EDWARDS v. PACIFIC FRUIT EXPRESS CO.(1968)
Petitioner, an employee of respondent company which owns, maintains, and leases refrigerator cars to railroads, was injured and brought this action against respondent charging it was a "common carrier by railroad" and liable for damages under the Federal Employers' Liability Act. The District Court granted respondent's motion for summary judgment and the Court of Appeals affirmed. Held: In light of the legislative history, consistent judicial decisions holding refrigerator car companies not common carriers by railroad, and the administration of the Act for 60 years, such companies are not within the coverage of the Act. Pp. 539-543.
378 F.2d 54, affirmed.
Arne Werchick argued the cause for petitioner. With him on the briefs was David S. Levinson.
John J. Corrigan argued the cause for respondent. With him on the brief was Donald O. Roy.
Clifton Hildebrand filed a brief for the Brotherhood of Railway Carmen of America et al., as amici curiae, urging reversal.
MR. JUSTICE BLACK delivered the opinion of the Court.
The Federal Employers' Liability Act provides that every common carrier by railroad engaged in interstate commerce shall be liable in damages for the injury or death of its employees resulting in whole or in part from the negligence of the railroad or its agents or resulting from defects in its equipment due to its negligence. 1 The question in this case is whether the respondent [390 U.S. 538, 539] Pacific Fruit Express Company is a "common carrier by railroad."
The respondent is the largest company of its kind in the United States. It owns, maintains, and leases refrigerator cars to railroads to transport perishable products in commerce. Because it repairs its own cars, it also owns buildings, plants, switching tracks, and equipment to make these repairs. While the railroads to which its cars are leased transport them as directed, the respondent Express Company reserves the right to have the cars diverted to carry out its own business plans. The petitioner Edwards works as an iceman at one of respondent's repair and concentration plants. His duties are to transport ice and help store it in cars for carriage by the railroads. While driving a company motor vehicle in the performance of his duty as an employee for respondent, he was thrown violently to the ground, covered with burning gasoline and severely burned. He later brought this action against respondent, charging it was a "common carrier by railroad" and liable for damages under the Federal Employers' Liability Act. Contending that it was not a railroad within the meaning of the Act, respondent company moved for a summary judgment which the District Court granted. The Court of Appeals affirmed, 378 F.2d 54, and we granted certiorari. 389 U.S. 912 . We agree with both courts and affirm.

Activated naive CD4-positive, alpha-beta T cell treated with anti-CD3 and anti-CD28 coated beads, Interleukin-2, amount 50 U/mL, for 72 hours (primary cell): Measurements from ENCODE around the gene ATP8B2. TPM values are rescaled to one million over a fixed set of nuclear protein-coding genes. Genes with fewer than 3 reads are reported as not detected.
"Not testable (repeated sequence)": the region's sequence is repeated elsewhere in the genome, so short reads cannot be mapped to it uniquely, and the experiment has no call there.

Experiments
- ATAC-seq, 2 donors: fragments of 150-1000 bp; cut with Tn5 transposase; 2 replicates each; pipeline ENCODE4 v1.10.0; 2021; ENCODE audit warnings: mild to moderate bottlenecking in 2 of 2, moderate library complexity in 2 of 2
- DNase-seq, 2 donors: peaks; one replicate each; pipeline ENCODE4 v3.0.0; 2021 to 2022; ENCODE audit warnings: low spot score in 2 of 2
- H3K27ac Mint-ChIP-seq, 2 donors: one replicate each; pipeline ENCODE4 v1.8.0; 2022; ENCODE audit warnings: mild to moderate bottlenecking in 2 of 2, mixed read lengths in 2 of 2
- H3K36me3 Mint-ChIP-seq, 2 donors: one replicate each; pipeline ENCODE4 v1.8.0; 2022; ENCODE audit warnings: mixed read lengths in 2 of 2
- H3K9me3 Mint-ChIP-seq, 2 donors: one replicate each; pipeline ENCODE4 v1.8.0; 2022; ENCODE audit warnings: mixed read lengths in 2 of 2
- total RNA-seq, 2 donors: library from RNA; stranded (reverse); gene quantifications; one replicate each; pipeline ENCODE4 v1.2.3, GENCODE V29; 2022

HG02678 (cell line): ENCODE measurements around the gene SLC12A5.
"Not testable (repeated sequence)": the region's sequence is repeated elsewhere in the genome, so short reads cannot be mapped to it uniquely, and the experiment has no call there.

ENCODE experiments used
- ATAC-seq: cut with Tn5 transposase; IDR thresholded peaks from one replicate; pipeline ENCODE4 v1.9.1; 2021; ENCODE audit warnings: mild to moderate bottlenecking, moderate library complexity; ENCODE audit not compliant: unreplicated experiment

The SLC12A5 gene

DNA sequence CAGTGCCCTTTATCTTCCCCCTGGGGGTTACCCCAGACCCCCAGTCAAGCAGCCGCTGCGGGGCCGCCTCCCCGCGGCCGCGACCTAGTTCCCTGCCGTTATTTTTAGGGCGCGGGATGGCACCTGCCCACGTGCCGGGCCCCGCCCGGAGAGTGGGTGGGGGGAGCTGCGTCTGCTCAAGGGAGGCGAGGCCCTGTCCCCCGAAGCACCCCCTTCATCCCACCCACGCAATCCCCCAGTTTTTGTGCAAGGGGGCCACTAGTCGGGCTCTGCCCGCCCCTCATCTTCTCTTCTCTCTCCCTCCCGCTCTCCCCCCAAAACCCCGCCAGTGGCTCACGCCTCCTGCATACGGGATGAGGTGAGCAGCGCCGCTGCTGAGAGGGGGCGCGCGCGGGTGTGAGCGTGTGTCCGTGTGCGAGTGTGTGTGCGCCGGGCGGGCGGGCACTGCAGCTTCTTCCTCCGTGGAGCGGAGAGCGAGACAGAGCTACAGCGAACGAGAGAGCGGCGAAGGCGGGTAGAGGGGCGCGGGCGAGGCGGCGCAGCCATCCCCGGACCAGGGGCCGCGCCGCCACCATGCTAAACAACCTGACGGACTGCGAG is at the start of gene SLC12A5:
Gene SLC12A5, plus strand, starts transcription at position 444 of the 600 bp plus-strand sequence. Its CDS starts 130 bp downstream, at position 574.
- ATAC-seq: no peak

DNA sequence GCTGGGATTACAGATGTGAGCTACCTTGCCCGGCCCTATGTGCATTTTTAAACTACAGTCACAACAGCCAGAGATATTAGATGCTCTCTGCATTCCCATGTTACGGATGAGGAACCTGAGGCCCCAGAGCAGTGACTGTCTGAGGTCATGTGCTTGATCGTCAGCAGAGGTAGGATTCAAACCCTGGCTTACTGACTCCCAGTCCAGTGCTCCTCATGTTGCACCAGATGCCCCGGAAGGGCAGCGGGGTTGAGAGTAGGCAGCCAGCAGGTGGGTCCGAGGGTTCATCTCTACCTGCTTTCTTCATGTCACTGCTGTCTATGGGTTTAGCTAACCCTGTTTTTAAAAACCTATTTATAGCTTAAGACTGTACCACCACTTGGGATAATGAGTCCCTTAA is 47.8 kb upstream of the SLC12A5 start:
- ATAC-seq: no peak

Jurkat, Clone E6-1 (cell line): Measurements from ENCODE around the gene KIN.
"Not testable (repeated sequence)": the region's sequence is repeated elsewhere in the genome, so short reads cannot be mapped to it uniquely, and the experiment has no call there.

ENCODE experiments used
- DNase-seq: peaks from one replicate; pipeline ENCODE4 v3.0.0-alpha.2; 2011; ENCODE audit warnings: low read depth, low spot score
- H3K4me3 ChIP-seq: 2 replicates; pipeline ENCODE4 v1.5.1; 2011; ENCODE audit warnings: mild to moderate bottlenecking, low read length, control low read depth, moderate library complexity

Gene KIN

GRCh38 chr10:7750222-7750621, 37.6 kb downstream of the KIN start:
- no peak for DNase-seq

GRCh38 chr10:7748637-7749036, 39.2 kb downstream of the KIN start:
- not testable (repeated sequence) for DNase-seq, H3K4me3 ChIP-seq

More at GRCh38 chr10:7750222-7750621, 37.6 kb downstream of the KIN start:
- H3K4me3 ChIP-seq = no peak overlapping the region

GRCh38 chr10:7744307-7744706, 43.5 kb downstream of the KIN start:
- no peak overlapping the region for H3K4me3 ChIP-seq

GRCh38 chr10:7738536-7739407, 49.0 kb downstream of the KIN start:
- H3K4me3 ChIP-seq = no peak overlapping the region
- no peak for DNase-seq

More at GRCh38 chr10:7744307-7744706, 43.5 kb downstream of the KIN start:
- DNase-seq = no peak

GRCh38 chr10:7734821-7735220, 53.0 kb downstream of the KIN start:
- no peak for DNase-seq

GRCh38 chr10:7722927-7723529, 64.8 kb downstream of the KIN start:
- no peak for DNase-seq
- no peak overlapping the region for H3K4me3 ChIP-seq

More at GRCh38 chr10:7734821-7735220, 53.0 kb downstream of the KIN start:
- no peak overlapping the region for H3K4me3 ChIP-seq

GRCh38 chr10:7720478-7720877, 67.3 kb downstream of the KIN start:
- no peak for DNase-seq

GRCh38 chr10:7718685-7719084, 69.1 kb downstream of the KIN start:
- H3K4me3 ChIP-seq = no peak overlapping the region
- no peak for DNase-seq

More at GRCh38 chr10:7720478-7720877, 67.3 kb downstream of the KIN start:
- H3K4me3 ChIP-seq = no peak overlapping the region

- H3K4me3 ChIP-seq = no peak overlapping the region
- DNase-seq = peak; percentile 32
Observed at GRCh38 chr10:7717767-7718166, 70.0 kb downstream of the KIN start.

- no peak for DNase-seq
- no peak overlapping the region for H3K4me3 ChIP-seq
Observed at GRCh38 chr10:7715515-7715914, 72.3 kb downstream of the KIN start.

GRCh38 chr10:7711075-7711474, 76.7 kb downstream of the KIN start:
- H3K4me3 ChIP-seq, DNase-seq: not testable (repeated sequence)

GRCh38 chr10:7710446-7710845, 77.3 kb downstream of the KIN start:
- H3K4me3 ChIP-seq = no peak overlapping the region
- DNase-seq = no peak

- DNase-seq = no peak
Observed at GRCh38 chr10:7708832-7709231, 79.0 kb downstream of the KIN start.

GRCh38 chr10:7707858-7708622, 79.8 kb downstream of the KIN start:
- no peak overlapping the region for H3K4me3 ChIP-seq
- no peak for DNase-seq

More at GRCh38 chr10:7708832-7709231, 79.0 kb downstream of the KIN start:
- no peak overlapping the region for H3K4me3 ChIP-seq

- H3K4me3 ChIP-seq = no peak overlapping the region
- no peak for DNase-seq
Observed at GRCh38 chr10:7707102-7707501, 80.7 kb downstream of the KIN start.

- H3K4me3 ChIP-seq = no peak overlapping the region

In conducting its business of providing and servicing insulated railroad cars for the carriage of perishable commodities, it is undoubtedly true that respondent performs some railroad functions. For example, it maintains and takes care of railroad cars which are leased to railroads for transportation in interstate commerce. It services these cars while in transit and controls their eventual destination. And respondent has yards and facilities for the repair and storage of its refrigerator cars. The question [390 U.S. 538, 540] is whether such functions as these are sufficient to constitute respondent a "common carrier by railroad." For the answer to this question we must look to past judicial decisions interpreting the Federal Employers' Liability Act and also the legislative history surrounding the Act.
This Court has held that the words "common carrier by railroad" mean "one who operates a railroad as a means of carrying for the public, - that is to say, a railroad company acting as a common carrier. This view not only is in accord with the ordinary acceptation of the words, but is enforced by the mention of cars, engines, track, roadbed and other property pertaining to a going railroad . . . ." Wells Fargo & Co. v. Taylor, 254 U.S. 175, 187 -188. (Emphasis added.) This interpretation of the Act with its references to "operat[ing] a railroad" and a "going railroad" would indicate that the business of renting refrigerator cars to railroads or shippers and providing protective service in the transportation of perishable commodities is not of itself that of a "common carrier by railroad." And indeed the Wells Fargo decision held that express companies were not within the coverage of the Act. 2 In an even earlier case, Robinson v. Baltimore & Ohio R. Co., 237 U.S. 84 , this Court held that a Pullman car porter was not an employee of a railroad, hence, not within the coverage of the Act. These decisions are based on the rationale that there exist a number of activities and facilities which, while used in conjunction with railroads and closely related to railroading, are yet not railroading itself. In fact, this Court pointed out in the Robinson case, in discussing the coverage of the Federal Employers' Liability Act, that, "it was well known that there were on interstate trains [390 U.S. 538, 541] persons engaged in various services for other masters. Congress, familiar with this situation, did not use any appropriate expression which could be taken to indicate a purpose to include such persons among those to whom the railroad company was to be liable under the Act." 237 U.S., at 94 .